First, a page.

I know you know we’ve exposed yet another of your straw men. Despite that, this one’s been very effective as its completely derailed the the discussion from the real issues. As was intended.

  14. greenfly, stop feeding the troll. I know it’s fun but it gets in the way

    I know you know the post wasn’t well thought out. And if a thicko like me can spot the problem, that doesn’t bode well, huh 🙂

  15. targeted specifically at young people are being led by the MP who is furthest removed from that age group

    So what? The policy also affects employers and the labour markets.

    Does tax policy affect young people, too? Best appoint Keisha Hughes to head Treasury.

  16. BluePeter wrote:

    “So you start off saying we shouldn’t discriminate based on age, then you liken Douglas to “the curmudgeonly old relative”.

    So his views are irrelevant because of his age?”

    No, it’s just interesting to note that these policies that are targeted specifically at young people are being led by the MP who is furthest removed from that age group. It would be the same if Gareth Hughes was spearheading a policy change that only affected old people.

  17. stephensmikem: I note that the UCSA owns 6 cafes and 2 bars. Of course they make a profit! VUWSA doesn’t seem to own any, as far as I can tell from their web site. Are you comparing apples with apples? Is a free market ideology appropriate for both situations even though they are completely different?

  18. Thanks for proving my point.

    Janette’s views were irrelevant because of her age, were they? If the right-wing chose her age as a means to undermine her, that would be valid, would it?

  19. When in a hole, stop digging.

    The comparison was obviously pejorative and ageist. Many people, of differing ages, share Rogers views. The view is mostly to do with economics and labour theory, and nothing to do with the age of the person holding that view.

  20. Why use the term ‘old’?

    Douglas is young ????

    He keeps his organs in canopic jars filled with Natron, for f*cksake!

  21. If a Student Association is good enough there will be no impact whatsoever to their functioning, refer the UCSA that doesn’t charge its members and actually makes profit and DOES services for its membership and OUSA which provides a number of valuable services for the majority of its clients . Ones that just sit around claiming more in parking and travel expenses (refer VUWSA 2009 budget between welfare and executive expenses)for their exec than they do for their hardship funds from the pocket of Uni students should be gutted ,semi- private lobby groups already exist at universities for the specific Degree groupings at many universities. Students do not want these associations in general if the services they provide are not going to be of any use to them, Orientation parties at the start of the ear are almost entirely designed for the 17-28 yr old age group so why should the 65yr old retiree have to fund the pissups of a group of Otago shop breakers or a 18yr old fund the adult learning centres? choice is needed , with the 2006 L&C Act only students are bound to belong to a group where individuality is needed most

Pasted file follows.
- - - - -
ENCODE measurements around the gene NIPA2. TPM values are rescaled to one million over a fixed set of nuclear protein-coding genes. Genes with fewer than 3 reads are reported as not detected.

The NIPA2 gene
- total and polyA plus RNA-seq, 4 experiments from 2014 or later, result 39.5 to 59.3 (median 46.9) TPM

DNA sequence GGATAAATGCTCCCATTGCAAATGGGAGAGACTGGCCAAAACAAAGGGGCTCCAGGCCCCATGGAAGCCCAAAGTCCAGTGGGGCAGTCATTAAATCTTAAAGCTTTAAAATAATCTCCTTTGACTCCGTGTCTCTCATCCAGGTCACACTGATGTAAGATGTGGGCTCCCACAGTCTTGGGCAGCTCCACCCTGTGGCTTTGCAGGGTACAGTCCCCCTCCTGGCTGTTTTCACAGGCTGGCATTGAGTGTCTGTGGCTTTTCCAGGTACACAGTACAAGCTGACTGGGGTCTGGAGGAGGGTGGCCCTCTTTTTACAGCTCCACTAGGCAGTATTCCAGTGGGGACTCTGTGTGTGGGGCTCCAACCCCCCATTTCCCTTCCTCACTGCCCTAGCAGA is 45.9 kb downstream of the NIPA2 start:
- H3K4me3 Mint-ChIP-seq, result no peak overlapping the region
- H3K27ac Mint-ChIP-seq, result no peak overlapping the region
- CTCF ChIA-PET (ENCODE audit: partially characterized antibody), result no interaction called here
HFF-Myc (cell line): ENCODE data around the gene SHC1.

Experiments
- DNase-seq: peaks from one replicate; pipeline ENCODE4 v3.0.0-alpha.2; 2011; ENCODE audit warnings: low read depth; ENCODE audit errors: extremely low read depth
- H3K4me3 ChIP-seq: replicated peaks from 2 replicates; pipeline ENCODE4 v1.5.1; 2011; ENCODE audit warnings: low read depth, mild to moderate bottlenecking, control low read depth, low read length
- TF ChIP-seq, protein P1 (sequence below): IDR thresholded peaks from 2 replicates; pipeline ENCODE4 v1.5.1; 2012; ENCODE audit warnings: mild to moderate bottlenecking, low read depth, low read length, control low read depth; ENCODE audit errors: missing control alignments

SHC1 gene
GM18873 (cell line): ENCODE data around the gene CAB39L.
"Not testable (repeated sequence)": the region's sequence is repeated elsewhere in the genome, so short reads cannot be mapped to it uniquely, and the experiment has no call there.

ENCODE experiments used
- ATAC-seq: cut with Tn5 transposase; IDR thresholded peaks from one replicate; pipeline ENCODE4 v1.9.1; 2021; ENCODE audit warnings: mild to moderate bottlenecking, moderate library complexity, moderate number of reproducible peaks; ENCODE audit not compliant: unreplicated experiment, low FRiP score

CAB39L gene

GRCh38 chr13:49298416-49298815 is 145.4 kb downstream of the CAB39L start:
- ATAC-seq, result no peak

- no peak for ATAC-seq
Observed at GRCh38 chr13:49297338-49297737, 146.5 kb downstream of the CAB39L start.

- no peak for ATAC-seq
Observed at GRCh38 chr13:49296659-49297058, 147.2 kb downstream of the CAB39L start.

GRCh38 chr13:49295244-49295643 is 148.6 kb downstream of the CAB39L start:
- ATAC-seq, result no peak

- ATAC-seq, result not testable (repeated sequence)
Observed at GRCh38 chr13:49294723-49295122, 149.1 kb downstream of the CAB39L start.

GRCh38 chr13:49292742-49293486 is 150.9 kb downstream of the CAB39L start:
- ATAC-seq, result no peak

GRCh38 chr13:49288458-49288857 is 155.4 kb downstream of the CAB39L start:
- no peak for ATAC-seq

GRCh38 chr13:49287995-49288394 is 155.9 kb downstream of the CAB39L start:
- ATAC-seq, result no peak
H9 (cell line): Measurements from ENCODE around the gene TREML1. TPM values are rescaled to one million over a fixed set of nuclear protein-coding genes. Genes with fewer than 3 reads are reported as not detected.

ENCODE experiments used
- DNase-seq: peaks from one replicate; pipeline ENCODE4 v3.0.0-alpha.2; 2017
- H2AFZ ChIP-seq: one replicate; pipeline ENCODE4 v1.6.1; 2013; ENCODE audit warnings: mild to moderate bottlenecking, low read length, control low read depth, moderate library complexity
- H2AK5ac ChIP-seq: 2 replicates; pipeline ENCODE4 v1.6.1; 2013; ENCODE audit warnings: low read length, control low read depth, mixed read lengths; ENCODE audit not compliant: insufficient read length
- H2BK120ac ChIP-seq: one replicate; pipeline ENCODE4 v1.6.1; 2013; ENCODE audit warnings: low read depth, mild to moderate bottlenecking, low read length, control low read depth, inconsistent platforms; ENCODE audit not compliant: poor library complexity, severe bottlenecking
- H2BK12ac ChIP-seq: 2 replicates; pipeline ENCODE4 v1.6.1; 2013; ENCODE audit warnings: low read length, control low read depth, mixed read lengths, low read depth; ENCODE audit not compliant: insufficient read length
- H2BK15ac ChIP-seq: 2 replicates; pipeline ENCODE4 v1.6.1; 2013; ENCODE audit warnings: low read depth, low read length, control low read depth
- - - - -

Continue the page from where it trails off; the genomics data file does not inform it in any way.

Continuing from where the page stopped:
22. A curmudgeonly young relative isn’t likely to reflect “on the past at family get-togethers, who says to the teenager “…you got paid what? Back in my day, we got paid less than the minimum wage and we were grateful for just that. Student Unions at uni? Luxury! In my day we didn’t have any services or student representation and had to walk 100 miles to class every day”, would they?

    For that matter, talking about an old Gen Y-er wouldn’t make sense either, would it BP?

  23. Let’s turn it around:

    “Maybe Susie is now like the naive young thing pontificating on the future at family get-togethers, who says to the older people “…you get paid what? I should get paid the same! Right now! Even though I’m 12!”

    Bless 😉

  24. Curmudgeon: a crusty irascible cantankerous old person full of stubborn ideas.

    Gareth isn’t saying Douglas’ ideas are irrelevant, he’s just saying that they’re crusty, cantankerous and stubborn.

  25. So you start off saying we shouldn’t discriminate based on age, then you liken Douglas to “the curmudgeonly old relative”.

    So his views are irrelevant because of his age?

    Ho-ho.